The Deer King Review: In The Shadow Of Ghibli

Masashi Ando has worked with some of the foremost filmmakers in the anime industry — Hayao Miyazaki, Satoshi Kon, Makoto Shinkai. He's worked on the animation for some of the greatest anime films of all time — "Spirited Away," "Princess Mononoke," and "Your Name," to name a few. Now after more than three decades in the industry, Ando is stepping out from beneath the shadows of the great anime titans to direct a feature film of his own. But with the visually dazzling, emotionally inert, and narratively confusing "The Deer King," it seems Ando still can't escape that shadow.

Ando co-directs "The Deer King" with Masayuki Miyaji, a fellow Ghibli alum who also worked on "Spirited Away." The duo's shared credentials on the 2001 Oscar winner are a big point of marketing for "The Deer King," whose every trailer has "from the animators behind 'Spirited Away'" splashed on it. And there's a certain shared DNA with the Miyazaki masterpiece, along with Miyazaki's 1997 film "Princess Mononoke": an otherworldly aura; a conflict between the old, natural world and the new, industrial world; cute animals. But those surface-level elements are where the comparisons stop.

"The Deer King" lacks the deep-rooted affection for nature that is built into the very bones of Miyazaki's films — in Ando and Miyaji's adaptation of the Japanese fantasy novel series written by Nahoko Uehashi, there is a disconnect between the film's reverence for the majesty of nature, and ... everything else. Instead, "The Deer King" gets bogged down by a convoluted plot and confusing world-building that even the most majestic of animated sequences (and they are truly gorgeous) can't enliven the film.

Dazzling visuals, a dud of a plot

"The Deer King" is set in a fantasy world torn apart by war. The highly religious empire of Zol has conquered the hardy, earthbound kingdom of Aquafa, but the fragile peace looks like it will be shattered again with the spread of a deadly disease that Zol believes is the doing of the Aquafa people. And they would be right — supernatural dogs controlled by Aquafa rebels are the cause of the "Black Wolf Fever," a gradual poisoning of the entire body that is caused by a bite from one of these dogs. The fact that these dogs avoid the Aquafa people only strengthens the Zol's anger, leading Aquafa people to be further persecuted.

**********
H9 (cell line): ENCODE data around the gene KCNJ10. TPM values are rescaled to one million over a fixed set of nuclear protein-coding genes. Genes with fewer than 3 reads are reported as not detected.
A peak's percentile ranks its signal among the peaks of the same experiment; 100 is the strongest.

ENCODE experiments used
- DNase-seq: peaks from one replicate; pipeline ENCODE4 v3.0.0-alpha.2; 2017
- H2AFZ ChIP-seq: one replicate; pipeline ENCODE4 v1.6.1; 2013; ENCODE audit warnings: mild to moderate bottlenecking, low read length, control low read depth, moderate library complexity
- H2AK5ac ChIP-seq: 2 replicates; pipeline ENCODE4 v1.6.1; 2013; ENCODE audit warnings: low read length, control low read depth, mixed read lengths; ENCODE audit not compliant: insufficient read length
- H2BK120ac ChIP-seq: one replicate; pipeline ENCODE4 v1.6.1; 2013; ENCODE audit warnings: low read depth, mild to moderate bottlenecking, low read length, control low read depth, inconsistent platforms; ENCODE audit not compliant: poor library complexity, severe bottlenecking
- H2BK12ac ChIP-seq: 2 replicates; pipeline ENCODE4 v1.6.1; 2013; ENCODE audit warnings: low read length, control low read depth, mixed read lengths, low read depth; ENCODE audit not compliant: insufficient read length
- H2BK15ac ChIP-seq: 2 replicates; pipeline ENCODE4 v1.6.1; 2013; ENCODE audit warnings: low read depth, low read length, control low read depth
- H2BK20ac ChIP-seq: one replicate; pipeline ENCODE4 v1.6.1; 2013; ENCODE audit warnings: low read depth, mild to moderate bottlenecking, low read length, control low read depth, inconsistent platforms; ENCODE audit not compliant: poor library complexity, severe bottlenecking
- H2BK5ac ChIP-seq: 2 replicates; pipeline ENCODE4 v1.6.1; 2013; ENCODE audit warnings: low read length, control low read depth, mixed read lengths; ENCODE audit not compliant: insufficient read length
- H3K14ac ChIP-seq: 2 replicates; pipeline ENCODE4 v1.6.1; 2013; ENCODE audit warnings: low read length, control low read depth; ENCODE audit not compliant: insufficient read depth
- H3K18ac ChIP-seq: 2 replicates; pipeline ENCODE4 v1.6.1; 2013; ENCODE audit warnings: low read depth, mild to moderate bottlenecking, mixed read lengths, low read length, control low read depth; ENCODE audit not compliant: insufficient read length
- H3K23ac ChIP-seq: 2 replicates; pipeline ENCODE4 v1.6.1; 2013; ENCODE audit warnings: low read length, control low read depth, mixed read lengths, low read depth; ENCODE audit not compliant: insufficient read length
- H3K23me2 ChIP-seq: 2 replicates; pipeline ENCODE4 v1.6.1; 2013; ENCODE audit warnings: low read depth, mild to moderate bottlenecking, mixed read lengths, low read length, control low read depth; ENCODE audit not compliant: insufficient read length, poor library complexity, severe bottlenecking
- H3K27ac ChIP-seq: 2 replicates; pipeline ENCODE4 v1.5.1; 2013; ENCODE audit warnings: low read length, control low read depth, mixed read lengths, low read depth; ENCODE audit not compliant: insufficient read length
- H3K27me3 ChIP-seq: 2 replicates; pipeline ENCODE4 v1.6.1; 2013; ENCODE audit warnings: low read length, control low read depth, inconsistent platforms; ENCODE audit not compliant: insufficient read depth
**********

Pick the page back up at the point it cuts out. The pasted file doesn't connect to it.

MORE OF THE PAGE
One of these Aquafa people is Van, the last of an elite band of warriors who were all enslaved by the Zol empire. After an attack on a salt mine by a group of these supernatural dogs leaves him and a young girl Yuna the only survivors, Van takes Yuna under his wing. But a bite from one of the dogs has left him with strange abilities — he can turn weapons into branches or trees, and stop a charging boar with just his hand. He finds himself the target of both the Zol empire and the Aquafa rebels — the former believing him the source of the plague's cure, the latter believing him to be the chosen king that will lead them to victory. Oh also, a third group wants him dead, for other nefarious reasons that I couldn't quite figure out. But Van only wants to raise deer-like creatures called "pyuika" with the cheery Yuna and a band of farmers who give him shelter.

That's the plot condensed to its broadest strokes, which is already too dense for a movie that boils down to a man being hunted down for his newfound abilities. Van is your typical turmoiled lone warrior, broken down by the loss of his wife and son, who finds newfound reason to live in Yuna — the film is at its best when it becomes another iteration on the "lone wolf and the cub" story. But when it throws in needlessly complicated politics, "The Deer King" starts to get lost in its murky plot and convoluted narrative — I spent way too much time trying to piece together just who the various Zol and Aquafa factions were, and what they were trying to do.

"The Deer King" is a film that is narratively too beholden to its source material and visually too beholden to the Studio Ghibli films where Ando and Miyaji cut their teeth. While there are some truly jaw-droppingly beautiful visuals that speak to a greater imagination on Ando and Miyaji's part — they were animation directors for several acclaimed projects and have a keen eye for how to make things look good — the soul is missing. "The Deer King" can't help but feel like a paint-by-the-numbers riff on greater films before it.

/Film Rating: 6 out of 10